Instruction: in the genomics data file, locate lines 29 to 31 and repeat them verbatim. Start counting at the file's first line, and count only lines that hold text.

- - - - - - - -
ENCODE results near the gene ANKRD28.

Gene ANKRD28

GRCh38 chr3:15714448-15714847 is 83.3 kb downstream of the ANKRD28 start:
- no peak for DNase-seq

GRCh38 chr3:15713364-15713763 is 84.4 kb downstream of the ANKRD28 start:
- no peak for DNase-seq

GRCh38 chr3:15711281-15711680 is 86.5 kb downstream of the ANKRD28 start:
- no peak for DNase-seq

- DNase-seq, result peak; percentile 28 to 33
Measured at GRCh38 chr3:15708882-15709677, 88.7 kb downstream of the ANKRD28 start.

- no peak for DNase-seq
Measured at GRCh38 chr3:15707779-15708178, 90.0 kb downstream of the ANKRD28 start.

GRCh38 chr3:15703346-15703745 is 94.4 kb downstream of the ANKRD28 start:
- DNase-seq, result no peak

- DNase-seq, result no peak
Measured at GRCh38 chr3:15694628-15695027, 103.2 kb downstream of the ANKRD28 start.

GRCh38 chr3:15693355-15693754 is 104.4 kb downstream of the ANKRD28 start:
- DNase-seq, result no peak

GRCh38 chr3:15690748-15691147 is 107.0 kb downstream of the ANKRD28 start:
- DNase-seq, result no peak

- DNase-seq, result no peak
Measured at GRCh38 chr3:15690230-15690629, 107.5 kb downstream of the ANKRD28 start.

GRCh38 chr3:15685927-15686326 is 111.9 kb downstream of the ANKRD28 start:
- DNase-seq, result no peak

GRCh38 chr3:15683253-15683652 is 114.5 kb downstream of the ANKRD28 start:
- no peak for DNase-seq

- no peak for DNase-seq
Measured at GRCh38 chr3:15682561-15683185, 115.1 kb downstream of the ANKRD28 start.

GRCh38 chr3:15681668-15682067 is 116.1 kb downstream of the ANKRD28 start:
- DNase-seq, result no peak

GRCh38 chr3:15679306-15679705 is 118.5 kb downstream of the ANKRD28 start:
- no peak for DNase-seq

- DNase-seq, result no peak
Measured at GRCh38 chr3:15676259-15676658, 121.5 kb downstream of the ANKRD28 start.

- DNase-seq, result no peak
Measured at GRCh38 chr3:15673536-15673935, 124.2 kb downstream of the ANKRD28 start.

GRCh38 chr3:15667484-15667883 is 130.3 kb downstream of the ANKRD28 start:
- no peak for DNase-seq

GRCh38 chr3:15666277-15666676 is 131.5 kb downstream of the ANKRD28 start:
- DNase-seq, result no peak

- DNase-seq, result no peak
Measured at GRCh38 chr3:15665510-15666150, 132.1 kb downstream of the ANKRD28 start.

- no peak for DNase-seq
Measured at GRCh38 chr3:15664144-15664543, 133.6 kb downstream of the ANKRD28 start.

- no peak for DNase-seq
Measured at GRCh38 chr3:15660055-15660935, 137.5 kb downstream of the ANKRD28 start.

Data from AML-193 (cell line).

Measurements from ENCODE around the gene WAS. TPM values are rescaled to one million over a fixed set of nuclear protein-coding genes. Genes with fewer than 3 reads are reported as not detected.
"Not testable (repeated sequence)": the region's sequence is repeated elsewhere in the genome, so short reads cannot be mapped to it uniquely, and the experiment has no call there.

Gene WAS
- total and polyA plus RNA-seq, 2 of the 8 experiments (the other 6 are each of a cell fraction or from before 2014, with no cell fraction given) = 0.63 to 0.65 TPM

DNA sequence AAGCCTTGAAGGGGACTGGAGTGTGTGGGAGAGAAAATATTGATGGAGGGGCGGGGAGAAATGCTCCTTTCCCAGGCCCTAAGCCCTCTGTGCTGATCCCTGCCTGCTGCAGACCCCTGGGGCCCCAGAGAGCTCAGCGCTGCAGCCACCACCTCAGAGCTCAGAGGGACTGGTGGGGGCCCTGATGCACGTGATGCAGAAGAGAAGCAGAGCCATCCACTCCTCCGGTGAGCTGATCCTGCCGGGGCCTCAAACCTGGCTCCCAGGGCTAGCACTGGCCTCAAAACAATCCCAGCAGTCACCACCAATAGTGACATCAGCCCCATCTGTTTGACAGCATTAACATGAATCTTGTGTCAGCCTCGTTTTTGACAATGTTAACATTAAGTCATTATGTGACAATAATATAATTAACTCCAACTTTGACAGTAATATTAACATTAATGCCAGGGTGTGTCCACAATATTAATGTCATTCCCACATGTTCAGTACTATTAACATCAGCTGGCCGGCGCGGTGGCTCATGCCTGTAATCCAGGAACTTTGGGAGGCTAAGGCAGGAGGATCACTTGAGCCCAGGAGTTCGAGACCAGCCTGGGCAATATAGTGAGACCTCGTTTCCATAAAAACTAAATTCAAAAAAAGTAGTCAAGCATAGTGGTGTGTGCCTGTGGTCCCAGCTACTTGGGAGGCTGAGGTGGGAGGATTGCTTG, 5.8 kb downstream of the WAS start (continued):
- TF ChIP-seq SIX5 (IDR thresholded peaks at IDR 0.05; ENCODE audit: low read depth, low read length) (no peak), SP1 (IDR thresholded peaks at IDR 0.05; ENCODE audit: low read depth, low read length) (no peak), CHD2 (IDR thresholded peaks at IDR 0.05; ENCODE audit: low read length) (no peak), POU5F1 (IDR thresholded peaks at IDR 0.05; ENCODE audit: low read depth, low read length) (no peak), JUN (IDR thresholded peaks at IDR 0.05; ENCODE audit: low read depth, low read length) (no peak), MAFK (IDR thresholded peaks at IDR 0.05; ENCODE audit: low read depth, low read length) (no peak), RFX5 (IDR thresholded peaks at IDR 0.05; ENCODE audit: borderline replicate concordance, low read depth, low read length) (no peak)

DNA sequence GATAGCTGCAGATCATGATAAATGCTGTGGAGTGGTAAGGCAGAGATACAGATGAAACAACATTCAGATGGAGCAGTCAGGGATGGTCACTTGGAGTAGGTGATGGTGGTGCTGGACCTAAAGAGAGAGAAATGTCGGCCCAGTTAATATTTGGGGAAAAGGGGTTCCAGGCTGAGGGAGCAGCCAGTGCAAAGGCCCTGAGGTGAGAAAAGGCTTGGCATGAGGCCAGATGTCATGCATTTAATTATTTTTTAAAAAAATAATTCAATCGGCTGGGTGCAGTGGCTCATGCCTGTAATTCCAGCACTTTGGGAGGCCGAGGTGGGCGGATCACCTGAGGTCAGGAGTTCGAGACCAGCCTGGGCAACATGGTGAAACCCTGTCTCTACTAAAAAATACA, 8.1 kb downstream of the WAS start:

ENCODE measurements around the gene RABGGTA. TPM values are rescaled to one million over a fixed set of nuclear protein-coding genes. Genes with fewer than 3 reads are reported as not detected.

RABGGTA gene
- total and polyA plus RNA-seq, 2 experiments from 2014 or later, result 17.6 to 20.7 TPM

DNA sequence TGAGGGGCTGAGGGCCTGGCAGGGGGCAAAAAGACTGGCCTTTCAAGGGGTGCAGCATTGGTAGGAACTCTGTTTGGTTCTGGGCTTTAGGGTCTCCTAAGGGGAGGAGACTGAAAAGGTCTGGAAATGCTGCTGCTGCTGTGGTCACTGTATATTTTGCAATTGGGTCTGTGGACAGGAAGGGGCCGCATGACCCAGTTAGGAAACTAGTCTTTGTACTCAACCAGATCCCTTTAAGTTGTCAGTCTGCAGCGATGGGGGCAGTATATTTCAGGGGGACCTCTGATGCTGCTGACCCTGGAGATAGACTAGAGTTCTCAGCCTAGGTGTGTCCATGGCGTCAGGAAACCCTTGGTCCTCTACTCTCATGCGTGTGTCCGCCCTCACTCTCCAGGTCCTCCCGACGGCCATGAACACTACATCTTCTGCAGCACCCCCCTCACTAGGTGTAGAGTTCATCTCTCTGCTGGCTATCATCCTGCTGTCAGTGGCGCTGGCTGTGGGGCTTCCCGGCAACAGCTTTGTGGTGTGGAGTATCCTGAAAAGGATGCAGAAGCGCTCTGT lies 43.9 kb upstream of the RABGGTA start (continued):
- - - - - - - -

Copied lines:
GRCh38 chr3:15681668-15682067 is 116.1 kb downstream of the ANKRD28 start:
- DNase-seq, result no peak

GRCh38 chr3:15679306-15679705 is 118.5 kb downstream of the ANKRD28 start: